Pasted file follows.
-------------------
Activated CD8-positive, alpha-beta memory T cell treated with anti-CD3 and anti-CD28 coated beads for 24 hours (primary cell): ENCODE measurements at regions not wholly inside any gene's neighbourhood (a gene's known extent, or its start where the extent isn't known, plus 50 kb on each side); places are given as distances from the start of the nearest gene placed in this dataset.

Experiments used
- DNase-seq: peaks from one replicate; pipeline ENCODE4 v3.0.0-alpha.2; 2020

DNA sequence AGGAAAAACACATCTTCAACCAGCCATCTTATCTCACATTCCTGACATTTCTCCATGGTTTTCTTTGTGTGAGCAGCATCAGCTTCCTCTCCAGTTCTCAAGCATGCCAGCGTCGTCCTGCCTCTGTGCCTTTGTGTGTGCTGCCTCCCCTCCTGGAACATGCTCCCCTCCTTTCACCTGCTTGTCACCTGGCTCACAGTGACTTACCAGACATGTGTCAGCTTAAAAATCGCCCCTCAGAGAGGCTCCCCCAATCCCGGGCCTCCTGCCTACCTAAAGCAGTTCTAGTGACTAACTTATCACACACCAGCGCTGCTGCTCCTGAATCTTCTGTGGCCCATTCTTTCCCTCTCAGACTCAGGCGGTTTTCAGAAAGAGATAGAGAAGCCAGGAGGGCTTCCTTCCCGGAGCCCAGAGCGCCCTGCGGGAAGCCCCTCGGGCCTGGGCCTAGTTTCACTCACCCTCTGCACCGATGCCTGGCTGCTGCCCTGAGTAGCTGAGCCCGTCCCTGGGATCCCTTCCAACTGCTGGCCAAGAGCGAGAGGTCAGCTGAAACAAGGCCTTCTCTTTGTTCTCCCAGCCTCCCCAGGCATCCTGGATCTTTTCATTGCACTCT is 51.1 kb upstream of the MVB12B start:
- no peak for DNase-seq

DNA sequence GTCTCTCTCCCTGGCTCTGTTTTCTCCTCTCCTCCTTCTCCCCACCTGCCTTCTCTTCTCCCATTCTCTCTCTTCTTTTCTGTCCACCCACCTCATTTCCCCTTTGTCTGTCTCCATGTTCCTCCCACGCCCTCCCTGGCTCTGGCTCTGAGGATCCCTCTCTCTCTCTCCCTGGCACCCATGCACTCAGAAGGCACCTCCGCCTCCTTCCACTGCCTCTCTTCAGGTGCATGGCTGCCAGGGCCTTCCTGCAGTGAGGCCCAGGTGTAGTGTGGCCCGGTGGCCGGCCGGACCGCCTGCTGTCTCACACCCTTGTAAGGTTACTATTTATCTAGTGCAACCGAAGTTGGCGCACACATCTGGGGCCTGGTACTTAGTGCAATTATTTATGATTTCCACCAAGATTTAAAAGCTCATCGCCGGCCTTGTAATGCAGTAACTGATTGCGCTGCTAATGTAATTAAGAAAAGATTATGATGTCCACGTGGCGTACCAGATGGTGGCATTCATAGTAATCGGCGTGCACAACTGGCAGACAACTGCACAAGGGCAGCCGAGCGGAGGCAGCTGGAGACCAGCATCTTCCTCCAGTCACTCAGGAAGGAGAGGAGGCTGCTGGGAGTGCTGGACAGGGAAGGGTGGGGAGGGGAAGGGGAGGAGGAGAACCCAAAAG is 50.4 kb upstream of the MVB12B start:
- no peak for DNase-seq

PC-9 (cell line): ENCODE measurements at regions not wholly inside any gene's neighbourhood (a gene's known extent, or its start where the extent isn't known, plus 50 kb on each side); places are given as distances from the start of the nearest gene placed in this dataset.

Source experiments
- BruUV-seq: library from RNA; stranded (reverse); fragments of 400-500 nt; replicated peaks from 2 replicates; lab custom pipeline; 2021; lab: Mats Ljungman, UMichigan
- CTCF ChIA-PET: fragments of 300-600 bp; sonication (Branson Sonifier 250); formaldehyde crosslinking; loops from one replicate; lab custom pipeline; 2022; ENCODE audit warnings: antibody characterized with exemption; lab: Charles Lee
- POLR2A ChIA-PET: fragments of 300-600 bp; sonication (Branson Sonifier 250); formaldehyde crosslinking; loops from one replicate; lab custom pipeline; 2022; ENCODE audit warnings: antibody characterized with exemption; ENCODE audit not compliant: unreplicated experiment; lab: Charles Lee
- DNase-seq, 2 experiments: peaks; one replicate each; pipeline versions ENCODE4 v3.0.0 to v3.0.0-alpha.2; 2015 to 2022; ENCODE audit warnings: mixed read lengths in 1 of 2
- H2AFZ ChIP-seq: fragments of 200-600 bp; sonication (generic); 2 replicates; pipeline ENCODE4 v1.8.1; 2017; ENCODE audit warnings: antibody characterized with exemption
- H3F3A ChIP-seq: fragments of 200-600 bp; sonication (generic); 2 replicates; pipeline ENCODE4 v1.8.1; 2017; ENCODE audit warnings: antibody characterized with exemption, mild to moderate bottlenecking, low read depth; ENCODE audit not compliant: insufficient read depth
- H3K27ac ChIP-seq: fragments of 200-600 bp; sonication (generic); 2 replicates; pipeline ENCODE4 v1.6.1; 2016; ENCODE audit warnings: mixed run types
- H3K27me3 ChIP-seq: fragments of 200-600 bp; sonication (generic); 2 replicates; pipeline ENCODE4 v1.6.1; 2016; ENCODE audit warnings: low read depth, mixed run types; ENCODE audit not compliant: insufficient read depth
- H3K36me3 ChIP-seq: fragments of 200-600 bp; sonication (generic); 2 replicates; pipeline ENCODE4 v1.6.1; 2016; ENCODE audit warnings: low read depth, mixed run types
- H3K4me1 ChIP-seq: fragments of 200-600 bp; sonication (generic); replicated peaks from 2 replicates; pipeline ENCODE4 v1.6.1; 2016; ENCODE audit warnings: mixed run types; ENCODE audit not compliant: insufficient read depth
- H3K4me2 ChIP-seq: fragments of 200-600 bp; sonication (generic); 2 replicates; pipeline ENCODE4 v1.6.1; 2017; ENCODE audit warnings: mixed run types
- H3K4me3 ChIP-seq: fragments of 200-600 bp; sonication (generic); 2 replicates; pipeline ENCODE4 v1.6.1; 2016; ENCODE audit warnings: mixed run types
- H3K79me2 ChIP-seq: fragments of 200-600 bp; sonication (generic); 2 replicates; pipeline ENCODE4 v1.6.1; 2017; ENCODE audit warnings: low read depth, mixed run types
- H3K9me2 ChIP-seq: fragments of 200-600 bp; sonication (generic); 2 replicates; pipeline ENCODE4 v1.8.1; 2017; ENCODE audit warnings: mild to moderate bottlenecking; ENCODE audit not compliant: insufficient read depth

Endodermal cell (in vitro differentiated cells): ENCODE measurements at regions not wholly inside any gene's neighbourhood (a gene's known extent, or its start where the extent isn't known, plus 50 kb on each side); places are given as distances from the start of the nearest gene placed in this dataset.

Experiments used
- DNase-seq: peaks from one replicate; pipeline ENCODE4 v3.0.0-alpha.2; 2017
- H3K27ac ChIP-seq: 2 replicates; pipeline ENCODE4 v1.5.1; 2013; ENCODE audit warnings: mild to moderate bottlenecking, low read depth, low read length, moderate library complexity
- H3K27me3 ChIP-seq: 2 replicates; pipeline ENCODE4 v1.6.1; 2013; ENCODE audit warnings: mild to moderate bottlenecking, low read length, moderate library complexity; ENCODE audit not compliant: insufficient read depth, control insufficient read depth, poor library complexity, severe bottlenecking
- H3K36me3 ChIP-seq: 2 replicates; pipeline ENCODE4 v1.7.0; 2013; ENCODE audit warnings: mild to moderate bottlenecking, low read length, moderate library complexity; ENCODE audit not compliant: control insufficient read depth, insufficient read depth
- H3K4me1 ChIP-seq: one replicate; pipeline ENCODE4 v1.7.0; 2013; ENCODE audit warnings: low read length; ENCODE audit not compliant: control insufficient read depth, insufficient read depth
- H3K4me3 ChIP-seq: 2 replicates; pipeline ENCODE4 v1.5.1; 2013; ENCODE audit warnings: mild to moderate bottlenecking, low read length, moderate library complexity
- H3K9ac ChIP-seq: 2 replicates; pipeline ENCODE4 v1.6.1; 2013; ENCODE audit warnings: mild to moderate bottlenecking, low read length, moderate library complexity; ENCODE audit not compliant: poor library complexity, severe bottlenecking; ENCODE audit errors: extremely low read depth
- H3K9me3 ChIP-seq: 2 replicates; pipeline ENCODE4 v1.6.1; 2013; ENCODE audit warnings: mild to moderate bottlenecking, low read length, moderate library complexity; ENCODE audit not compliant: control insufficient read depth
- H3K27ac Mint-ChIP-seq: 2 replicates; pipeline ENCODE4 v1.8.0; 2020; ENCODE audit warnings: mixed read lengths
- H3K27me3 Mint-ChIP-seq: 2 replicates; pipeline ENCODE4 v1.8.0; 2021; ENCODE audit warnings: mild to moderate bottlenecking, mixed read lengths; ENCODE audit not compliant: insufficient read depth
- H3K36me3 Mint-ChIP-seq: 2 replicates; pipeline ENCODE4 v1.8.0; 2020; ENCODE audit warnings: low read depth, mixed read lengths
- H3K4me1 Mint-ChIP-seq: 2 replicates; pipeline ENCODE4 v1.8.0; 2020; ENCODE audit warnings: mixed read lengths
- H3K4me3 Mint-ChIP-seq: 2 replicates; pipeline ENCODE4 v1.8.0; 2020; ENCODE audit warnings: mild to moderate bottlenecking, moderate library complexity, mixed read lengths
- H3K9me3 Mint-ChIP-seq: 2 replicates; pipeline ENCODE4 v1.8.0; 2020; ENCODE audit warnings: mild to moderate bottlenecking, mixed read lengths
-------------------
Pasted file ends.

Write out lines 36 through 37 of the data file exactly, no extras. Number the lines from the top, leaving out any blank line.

- H3K36me3 Mint-ChIP-seq: 2 replicates; pipeline ENCODE4 v1.8.0; 2020; ENCODE audit warnings: low read depth, mixed read lengths
- H3K4me1 Mint-ChIP-seq: 2 replicates; pipeline ENCODE4 v1.8.0; 2020; ENCODE audit warnings: mixed read lengths